Remember with the menus era, you'd go in, you would create a new menu and then you'd have to save it, then you've to open another tab and you'd have to refresh to see what that menu actually looks like. Well, now you can build those menus and you can look at them right on the fly.

You can find the Customizer in a couple of different places. It's underneath the Appearance section, so if you go under Appearance and then Customize. Or on most websites, depending on the way that your backend is set up, like the black admin dashboard that appears across the top if you were on a page or a post basically you're looking at the frontend of your site, you can hit the Customize button and that will pull open the Customizer. It is just a little bit slower than I would like when it loads. It just takes a little bit of time to actually load the Customizer but that's doing all kinds of the magic behind the scenes to get ready to do this live preview.

I really like using the live preview in Customizer to change a theme if I'm doing some sort of troubleshooting. So if I'm trying to figure out if it's a theme-related issue, you can just go in and you can customize. You go to Customize and then you can do a preview with 2015 and see if the issue is still there. If it is, then it's not a theme-related thing, but if the issue goes away then you know it's related to the theme.

So the Customizer is really, really nice. I would love to build more stuff with the Customizer, it brings in all this fancy java script and stuff that we're supposed to be learning. But that's the Customizer.

Another thing that you may have heard about in the WordPress Dashboard is a Custom Field. And this is a way of describing your post meta data. Use custom fields to add extra data to your posts, such as your mood when you're writing, your weather, these are pretty standard like right out of the WordPress codex. I use custom field to do certain things on my website.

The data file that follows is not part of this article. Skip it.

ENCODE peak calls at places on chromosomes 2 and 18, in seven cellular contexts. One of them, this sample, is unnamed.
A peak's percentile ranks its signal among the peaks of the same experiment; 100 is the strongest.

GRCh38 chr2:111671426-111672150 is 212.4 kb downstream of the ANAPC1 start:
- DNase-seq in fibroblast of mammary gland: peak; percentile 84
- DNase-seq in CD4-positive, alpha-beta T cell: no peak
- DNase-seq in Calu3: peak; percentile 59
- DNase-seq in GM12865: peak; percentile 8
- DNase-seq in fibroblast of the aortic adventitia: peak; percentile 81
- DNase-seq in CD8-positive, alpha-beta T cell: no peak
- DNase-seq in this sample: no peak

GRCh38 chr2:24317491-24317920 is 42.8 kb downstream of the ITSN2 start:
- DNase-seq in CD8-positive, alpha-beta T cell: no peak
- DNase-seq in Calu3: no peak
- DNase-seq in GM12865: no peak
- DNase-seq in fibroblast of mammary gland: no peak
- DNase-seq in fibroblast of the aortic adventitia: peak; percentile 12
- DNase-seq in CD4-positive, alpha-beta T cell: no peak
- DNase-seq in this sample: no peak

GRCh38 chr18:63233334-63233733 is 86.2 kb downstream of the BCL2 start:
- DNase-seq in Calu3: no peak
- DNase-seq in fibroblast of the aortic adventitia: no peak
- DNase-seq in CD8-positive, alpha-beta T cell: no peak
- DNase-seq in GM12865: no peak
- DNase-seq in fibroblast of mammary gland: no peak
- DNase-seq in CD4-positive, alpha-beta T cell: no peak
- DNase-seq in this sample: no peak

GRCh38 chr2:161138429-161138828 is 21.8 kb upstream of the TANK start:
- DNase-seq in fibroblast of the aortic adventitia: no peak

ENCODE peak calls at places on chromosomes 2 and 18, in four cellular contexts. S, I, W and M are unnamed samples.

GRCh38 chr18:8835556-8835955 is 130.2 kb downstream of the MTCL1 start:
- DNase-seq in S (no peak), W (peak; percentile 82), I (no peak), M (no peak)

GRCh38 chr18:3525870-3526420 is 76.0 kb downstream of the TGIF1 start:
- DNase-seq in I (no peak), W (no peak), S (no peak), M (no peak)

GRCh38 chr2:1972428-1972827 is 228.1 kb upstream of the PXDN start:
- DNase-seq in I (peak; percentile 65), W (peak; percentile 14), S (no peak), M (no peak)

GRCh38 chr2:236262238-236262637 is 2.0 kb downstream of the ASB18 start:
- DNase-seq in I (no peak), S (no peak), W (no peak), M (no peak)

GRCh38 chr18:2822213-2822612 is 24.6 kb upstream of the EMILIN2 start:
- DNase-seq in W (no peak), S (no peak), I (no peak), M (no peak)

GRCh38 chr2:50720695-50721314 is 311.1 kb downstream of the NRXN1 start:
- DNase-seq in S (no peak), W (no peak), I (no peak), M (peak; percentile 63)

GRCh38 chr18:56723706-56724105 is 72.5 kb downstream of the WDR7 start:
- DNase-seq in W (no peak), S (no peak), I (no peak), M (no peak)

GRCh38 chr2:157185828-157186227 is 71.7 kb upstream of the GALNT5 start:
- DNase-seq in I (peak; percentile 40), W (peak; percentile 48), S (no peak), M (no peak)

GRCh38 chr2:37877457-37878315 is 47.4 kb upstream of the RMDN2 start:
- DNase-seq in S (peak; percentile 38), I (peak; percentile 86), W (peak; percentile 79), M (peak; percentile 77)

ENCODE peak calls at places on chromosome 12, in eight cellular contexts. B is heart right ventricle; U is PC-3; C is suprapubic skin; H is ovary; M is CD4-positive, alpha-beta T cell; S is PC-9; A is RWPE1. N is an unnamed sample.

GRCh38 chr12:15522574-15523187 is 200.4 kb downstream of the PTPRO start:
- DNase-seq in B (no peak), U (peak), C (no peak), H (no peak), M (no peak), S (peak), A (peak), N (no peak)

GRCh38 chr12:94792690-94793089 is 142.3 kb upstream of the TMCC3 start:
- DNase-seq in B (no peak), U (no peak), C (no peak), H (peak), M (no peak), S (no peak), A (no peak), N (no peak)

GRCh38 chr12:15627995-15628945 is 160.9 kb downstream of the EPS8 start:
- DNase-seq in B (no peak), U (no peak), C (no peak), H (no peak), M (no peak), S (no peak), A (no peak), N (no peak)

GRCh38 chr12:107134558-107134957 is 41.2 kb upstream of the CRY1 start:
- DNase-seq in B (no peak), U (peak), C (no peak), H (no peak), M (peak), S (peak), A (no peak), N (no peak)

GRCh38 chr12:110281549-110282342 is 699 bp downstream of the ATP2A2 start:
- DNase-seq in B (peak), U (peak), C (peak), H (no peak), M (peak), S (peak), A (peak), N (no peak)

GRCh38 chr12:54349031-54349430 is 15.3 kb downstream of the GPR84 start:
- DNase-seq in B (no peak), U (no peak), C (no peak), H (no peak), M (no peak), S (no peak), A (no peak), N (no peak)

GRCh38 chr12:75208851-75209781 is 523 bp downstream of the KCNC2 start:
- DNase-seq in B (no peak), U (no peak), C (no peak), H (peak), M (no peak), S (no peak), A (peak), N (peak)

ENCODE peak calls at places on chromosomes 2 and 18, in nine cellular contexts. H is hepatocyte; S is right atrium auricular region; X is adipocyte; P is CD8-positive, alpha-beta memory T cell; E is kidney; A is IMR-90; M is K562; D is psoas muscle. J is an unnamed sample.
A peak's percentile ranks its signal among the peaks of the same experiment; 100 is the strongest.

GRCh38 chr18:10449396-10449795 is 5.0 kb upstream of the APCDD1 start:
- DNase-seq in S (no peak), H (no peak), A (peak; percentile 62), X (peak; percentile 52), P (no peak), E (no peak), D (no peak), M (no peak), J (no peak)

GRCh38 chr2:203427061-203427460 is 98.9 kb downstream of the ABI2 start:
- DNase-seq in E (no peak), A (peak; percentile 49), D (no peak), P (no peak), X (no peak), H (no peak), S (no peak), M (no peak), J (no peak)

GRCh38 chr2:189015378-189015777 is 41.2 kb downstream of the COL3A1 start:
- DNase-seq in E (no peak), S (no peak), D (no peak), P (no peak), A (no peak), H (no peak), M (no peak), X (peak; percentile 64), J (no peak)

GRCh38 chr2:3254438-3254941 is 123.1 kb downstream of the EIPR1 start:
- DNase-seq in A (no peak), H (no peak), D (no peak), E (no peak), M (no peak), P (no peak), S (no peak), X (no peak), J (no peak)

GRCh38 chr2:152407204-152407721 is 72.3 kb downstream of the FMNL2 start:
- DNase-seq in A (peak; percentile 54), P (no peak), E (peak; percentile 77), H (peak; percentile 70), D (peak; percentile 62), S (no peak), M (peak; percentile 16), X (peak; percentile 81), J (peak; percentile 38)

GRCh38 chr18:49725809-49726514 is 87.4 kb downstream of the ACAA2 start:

I use custom field to display the podcast player that you see right there on my website, that's put in with a custom field. Basically, it only displays it when it's on the Home page through that custom field. I also have custom field set up for webinars and webinar assets. So when a webinar is live and I have access to the downloadable resources and whatnot, then I put all of those in custom fields. They're basically separate areas and then you can call those within a theme, and then within your theme file those custom fields do a really great job of staying very consistent in making the formatting and styling look exactly the same on every single posted page, which is really, really nice. And that's a Custom Field.

A Meta Box is basically the same type of thing. A meta box is an easy area on the admin screen to add content, you can configure settings, or you can perform actions. It's just another place to put information. The custom field and the meta box, the post meta boxes are really, really the same. The custom fields are just built right into WordPress, and the meta boxes are something need to be programmed in to show up in your dashboard. Think about the Yoast plugin. That's basically a post meta box, a custom post meta box. So all of that customization and stuff that you do on a post by post basis, that is in a post Meta Box using the Yoast plugin. All right.

The Navigation Menu. This is another kind of admin thing that we talked about. It is a place where you design your menus. And you can do this via the Customizer, or there's still a section underneath Appearance to go to Menus and you can go in and you can add your own custom menus. It's really nice because it builds in the ability to automatically add pages, you can add category pages, you can do external links so if you wanna do external links to something else. It's like one of the best features, I think, in WordPress.